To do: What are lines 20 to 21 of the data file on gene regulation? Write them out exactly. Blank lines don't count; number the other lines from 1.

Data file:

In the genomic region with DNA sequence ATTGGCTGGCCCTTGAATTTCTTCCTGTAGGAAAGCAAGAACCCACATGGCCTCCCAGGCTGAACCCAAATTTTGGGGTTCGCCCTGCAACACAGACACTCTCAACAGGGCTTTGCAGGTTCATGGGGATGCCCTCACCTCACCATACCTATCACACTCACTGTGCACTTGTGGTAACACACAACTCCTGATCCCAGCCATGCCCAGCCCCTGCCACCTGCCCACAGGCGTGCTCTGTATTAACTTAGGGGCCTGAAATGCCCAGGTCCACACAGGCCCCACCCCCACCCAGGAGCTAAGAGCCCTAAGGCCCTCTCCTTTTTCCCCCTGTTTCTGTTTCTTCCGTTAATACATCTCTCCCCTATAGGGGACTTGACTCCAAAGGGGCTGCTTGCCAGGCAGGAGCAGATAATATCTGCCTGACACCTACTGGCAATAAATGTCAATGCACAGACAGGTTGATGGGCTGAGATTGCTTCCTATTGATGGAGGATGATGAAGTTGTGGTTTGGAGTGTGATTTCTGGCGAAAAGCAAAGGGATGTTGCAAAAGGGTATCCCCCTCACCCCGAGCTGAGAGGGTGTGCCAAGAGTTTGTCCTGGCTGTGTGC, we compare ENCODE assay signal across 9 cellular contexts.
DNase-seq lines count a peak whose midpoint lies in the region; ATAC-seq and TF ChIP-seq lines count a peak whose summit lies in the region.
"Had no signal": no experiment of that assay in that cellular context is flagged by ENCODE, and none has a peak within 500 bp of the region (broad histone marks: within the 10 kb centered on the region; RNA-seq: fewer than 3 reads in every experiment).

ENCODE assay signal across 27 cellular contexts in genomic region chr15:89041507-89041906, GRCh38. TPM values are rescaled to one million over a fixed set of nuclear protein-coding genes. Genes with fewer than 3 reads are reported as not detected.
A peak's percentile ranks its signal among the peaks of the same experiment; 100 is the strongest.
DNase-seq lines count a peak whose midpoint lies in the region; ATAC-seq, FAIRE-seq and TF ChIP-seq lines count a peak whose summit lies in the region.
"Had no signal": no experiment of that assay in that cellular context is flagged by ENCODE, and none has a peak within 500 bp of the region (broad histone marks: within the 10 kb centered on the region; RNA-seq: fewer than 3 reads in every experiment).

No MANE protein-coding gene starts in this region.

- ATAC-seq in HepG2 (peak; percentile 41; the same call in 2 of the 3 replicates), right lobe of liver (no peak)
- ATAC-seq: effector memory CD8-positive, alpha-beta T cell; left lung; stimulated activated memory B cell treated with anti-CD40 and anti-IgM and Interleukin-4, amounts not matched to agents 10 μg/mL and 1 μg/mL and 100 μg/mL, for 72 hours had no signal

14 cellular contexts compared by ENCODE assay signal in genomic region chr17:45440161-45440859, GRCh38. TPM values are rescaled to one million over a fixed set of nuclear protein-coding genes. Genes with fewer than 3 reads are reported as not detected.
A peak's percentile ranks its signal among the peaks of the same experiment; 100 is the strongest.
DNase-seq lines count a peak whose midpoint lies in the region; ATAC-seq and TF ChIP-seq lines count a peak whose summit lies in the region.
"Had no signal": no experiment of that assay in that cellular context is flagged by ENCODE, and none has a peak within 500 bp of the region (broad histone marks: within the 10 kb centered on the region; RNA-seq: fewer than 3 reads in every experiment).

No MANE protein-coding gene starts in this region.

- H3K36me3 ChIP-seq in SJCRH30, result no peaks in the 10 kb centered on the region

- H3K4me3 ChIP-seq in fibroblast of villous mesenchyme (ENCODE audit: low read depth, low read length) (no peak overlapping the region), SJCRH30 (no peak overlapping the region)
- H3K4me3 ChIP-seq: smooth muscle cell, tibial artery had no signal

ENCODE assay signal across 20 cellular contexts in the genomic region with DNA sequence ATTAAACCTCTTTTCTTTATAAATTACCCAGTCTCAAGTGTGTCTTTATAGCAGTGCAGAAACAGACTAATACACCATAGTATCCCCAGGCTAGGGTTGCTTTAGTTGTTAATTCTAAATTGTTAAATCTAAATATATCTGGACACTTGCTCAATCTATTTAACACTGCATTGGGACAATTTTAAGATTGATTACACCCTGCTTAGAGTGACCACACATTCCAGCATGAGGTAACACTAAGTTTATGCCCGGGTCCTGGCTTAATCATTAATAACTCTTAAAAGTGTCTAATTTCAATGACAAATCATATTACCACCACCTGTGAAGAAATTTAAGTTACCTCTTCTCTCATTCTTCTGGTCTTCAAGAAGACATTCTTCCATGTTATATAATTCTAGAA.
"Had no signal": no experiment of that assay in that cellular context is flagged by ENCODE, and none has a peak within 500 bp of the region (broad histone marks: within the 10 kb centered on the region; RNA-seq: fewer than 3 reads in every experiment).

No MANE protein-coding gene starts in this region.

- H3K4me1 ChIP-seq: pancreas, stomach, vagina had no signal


"Had no signal": no experiment of that assay in that cellular context is flagged by ENCODE, and none has a peak within 500 bp of the region (broad histone marks: within the 10 kb centered on the region; RNA-seq: fewer than 3 reads in every experiment).

No MANE protein-coding gene starts in this region.